Lastly, we discussed yesterday The Silent Stories of Genesis 4, paying attention to the unnamed women who show up all over the Bible, and the men who have names, yet whose stories are never told. We discussed how we should honor the women who continually move the biblical story forward, and we closed considering those individuals in our lives who are not especially gregarious and outgoing, but whose quiet work has changed our lives and the way we see the world.

I told you it was a lot of material! This coming week we will begin with Genesis 5 and move on from there. I will do another recap next Monday as well. For those of you who want to track the Hebrew words we’ve learned, I included a list below. Thank you for your continued love and support!


Hebrew Words That Change How We Read The Bible:

ha adam = the human, found in Gen. 2, often mistranslated “the man”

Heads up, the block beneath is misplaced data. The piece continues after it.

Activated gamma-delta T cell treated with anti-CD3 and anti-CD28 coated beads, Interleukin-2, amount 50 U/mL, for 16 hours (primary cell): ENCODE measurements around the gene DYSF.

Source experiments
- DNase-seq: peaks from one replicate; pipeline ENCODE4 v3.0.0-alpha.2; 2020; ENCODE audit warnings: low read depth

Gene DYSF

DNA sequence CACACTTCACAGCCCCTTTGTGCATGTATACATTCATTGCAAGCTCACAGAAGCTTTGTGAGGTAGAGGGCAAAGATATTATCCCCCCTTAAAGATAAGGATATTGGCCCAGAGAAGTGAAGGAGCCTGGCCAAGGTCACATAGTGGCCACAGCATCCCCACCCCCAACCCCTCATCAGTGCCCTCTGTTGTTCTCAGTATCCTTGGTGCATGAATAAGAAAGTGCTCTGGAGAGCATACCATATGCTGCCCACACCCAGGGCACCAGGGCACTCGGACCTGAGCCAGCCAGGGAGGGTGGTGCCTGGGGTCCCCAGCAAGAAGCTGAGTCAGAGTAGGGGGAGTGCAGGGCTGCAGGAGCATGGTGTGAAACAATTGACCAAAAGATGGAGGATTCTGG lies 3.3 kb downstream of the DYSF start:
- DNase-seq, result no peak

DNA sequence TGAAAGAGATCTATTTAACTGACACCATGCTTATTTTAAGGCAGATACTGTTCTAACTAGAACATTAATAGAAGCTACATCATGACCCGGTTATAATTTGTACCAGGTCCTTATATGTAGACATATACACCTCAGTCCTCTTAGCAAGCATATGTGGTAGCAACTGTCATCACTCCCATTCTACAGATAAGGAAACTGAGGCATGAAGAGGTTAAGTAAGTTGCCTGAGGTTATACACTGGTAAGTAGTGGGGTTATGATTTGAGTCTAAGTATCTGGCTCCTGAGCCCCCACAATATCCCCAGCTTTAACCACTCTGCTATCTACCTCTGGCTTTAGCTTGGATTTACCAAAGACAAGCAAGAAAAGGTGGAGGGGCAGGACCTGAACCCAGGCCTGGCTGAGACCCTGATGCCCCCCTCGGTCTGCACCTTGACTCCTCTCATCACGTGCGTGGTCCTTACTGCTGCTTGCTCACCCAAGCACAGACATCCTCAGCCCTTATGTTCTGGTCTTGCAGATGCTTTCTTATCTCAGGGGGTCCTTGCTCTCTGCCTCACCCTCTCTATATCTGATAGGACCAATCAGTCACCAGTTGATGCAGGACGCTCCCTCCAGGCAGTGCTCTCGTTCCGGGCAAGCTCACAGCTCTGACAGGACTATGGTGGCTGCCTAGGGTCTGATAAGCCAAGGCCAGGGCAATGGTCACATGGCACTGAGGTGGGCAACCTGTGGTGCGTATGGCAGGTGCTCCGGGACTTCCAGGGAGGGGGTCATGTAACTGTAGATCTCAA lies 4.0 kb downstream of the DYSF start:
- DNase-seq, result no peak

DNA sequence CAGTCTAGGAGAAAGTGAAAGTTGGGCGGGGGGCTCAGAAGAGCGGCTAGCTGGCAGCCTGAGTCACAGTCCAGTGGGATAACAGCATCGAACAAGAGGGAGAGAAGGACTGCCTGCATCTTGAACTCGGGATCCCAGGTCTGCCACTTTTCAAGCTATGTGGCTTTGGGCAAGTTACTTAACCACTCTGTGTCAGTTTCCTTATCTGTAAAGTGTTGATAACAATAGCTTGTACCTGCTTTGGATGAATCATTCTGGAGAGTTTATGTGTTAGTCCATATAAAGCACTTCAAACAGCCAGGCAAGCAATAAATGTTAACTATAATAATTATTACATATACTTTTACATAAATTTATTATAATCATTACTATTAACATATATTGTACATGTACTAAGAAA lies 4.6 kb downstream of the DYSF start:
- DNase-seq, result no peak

ezer k’negdo = parallel/equal partner, used by God in Gen. 2:20 before creating the woman

tsela = side, found in Gen. 2, often mistranslated “rib”

ish = man, first used instead of ha adam after the creation of the woman in Gen. 2

ishah = woman, used to describe Eve before she receives her name in Gen. 3

arar = to curse, applied to the snake and the ground in Gen. 3

amar = to speak, used to communicate punishments in Gen. 3

teshukah = desire, used to describe what the woman will feel for the main in Gen. 3

chavah = life, also the name Eve

canah = possession, also the name Cain

hevel = breath, puff of air, vanity, also the name Abel

 

 

 

Finding Eve Among Cain And Abel

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Genesis 4 could be a Lifetime movie. Often we refer to that chapter as “The Story of Cain and Abel.” But if we look at the broader narrative, we see a whole family experiencing jealousy, guilt, murder, grief, loss, and estrangement. If we read the story from the perspective of Cain (which is easy, since he’s arguably the main character), we see what appears to be a vengeful and murderous villain, with so little compassion that he’s willing to kill his own brother.

If we read the story from the perspective of Eve, though, we see a mother who God fills with hope and joy at the birth of her sons; and then we see that hope and joy violently torn away from her in two of the most heartbreaking stories.